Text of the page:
Review of Enhanced Access Limits under the Rapid Credit Facility and Rapid Financing Instrument

It is proposed to extend the period of higher access limits for emergency financing for a period of six months, through April 6, 2021.

Abstract

It is proposed to extend the period of higher access limits for emergency financing for a period of six months, through April 6, 2021.

Introduction

1. In response to the outbreak of the COVID-19 pandemic, the Fund temporarily increased access limits under its emergency financing instruments for an initial six-month period. With many emerging market and developing country (EMDC)1 members facing urgent balance of payments (BoP) needs, the Executive Board, on April 6, 2020 approved a temporary increase in access limits under the exogenous shocks window of the RCF and the regular window of the RFI—in each case, from 50 to 100 percent of quota for annual access, and from 100 to 150 percent of quota for cumulative access.

2. Other reforms also allowed the Fund to respond to members’ urgent financing needs at an unprecedented scale and speed. These included: (i) streamlined procedures to accelerate Board consideration of member requests for emergency financing; (ii) an increase in the normal annual access limits from 145 to 245 percent of quota for the Fund’s General Resources Account (GRA) and from 100 to 150 percent of quota for the Poverty Reduction and Growth Trust (PRGT) through April 6, 2021; and (iii) a temporary suspension of the limit of two RCFs disbursements per year. These reforms have facilitated the provision of emergency Fund financing by the Fund to 69 members through August 31, 2020.

3. The temporary increases in access limits under emergency financing are set to expire on October 5, 2020. The Executive Board, in approving the higher access limits, asked that the case for extending the limits for a longer period be examined one month prior to their expiration (Enhancing the Emergency Financing Toolkit—Responding to the COVID-19 Pandemic), i.e. on September 5, 2020.2

4. Exceptional demand for Fund financing is expected to persist well into 2021. For many EMDCs, prospects continue to remain precarious despite a slight improvement in the global growth outlook in recent months. The persistence of distressed economic conditions into 2021, along with elevated uncertainty, can be expected to result in continued high demand for Fund financial support, including through the emergency financing instruments in a significant number of cases.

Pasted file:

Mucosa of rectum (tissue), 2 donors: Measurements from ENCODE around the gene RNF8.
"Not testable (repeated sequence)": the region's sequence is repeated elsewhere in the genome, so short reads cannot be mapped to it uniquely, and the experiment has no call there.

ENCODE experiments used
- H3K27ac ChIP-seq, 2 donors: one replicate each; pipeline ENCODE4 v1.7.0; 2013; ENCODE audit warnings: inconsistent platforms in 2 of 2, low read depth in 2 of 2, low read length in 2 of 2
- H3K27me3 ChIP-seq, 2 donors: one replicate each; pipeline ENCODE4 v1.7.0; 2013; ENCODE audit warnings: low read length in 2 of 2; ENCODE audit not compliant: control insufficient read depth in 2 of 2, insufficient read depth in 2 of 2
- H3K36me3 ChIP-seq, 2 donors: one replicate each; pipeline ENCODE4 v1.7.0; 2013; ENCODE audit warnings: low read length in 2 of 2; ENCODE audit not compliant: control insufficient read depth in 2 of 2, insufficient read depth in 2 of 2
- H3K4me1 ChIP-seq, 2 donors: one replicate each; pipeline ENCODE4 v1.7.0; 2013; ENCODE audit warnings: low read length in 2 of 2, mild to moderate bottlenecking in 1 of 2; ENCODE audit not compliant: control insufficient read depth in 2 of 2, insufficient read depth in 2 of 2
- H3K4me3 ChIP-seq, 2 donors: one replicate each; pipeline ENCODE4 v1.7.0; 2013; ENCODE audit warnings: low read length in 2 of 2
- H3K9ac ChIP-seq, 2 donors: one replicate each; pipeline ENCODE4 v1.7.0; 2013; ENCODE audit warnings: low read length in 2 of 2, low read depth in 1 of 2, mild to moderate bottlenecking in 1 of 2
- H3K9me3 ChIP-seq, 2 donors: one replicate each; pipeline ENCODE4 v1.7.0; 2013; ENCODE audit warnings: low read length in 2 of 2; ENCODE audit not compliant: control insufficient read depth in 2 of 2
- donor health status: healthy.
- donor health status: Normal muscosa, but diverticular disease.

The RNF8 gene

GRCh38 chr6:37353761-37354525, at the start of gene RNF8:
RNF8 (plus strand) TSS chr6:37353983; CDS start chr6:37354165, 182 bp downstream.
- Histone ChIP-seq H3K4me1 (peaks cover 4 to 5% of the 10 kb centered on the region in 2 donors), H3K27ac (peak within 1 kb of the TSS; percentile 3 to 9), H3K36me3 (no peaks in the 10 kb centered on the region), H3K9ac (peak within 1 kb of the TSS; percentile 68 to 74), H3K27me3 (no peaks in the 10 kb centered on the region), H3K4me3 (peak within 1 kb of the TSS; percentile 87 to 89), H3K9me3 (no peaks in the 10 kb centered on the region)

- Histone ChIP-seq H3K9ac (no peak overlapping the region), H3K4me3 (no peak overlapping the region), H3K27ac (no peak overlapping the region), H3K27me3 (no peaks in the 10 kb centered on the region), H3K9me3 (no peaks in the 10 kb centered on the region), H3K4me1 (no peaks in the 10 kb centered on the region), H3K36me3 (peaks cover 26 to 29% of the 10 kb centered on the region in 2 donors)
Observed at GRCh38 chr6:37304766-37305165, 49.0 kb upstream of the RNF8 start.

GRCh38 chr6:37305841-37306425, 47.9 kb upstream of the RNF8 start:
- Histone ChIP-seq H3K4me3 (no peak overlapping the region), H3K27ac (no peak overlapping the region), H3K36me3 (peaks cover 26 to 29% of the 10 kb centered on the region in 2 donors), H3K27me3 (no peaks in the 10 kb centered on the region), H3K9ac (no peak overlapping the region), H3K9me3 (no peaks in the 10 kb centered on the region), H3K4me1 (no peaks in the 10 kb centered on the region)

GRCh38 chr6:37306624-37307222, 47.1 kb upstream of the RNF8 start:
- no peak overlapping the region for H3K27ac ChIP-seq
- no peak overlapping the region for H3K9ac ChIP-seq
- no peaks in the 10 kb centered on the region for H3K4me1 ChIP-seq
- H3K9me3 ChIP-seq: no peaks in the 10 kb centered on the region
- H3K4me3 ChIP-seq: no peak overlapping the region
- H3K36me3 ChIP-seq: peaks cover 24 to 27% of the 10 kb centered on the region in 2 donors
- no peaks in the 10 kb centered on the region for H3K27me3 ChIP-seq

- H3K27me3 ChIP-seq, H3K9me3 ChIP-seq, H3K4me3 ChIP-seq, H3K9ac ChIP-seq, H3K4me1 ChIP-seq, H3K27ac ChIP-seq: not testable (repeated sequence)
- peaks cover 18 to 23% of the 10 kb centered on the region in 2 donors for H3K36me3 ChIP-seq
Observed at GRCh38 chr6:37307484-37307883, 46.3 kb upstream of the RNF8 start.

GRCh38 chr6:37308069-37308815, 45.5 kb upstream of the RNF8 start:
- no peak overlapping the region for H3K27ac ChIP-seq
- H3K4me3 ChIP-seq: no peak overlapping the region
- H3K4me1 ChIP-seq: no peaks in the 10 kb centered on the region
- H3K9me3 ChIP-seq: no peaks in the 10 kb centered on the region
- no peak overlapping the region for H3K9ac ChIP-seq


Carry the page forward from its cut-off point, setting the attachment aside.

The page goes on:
Cumulative Output Loss

(in percent of pre-COVID projections)

Citation: Policy Papers 2020, 044; 10.5089/9781513558646.007.A001

Sources: IMF, World Economic Outlook; and IMF staff calculations.

5. This paper proposes extending the duration of the current (higher) limits on access to emergency financing for a further six months. An extension will provide the Fund with greater flexibility to respond to the urgent BoP needs of members in situations where an upper credit tranche-quality (UCT) program is not feasible. The next section discusses use of the emergency financing instruments since the onset of the pandemic, followed by staff proposals to extend the duration of higher access limits for the emergency financing instruments. The paper also discusses the resource implications for the GRA and the PRGT. It concludes with issues for discussion and proposed decisions for adoption by the Executive Board.

Use of the Emergency Financing Instruments Since the Onset of the Pandemic

6. The emergency financing instruments have been the primary means of providing financial support to Fund members since the onset of the pandemic. (Box 1 describes the qualification requirements for use of these instruments.) Only nine countries had received financial support exclusively through Fund arrangements as of end-August—a mix of new arrangements (two), augmentations under arrangements not treated as precautionary before the pandemic (four), and drawings under precautionary arrangements (three, of which two were augmented).

7. As of August 31, 2020, 69 members had received financial support through the Fund’s emergency financing instruments since the outbreak of the pandemic, totaling SDR 21 billion (US$29 billion).3 Specifically, support provided to address urgent BoP needs under the regular window of the RFI and the exogenous shocks window of the RCF has been as follows:

  • Thirty-three members received financing of SDR 4.6 billion (about US$6.2 billion) under the RCF;

  • Twenty-six members received financing of SDR 14.1 billion (about US$19.5 billion) under the RFI;

  • Ten members received financing of SDR 2.5 billion (about US$3.4 billion) under blended RCF and RFI financing.

In addition, 19 countries have requested but not yet received emergency financial support, including 16 first-time requests and three second-time requests.

8. Use of the emergency financing instruments has, unsurprisingly, been more common among poorer and fragile countries. One-half of PRGT-eligible members and slightly over one-half of fragile and conflict-affected states (FCS) received support, as compared with about one-quarter of the rest of the Fund membership. Of the 69 members that received Fund support through the RCF and/or RFI as of August 31, 2020, 22 are classified as FCS by the Fund.

9. Some three-quarters of the countries receiving financing under the emergency financing instruments have benefited from the temporary doubling in RCF/RFI annual access limits. Since April 6, the Board has approved emergency financing requests that involved access in excess of 50 percent of quota—the annual access limit under both RFI and RCF in place before the temporary increase—for 53 of the 69 countries who received assistance. Of these 69 members (Annex):

  • Forty-two countries obtained support in the amount of 100 percent of quota, split almost evenly between PRGT-eligible countries and those not eligible for concessional financing.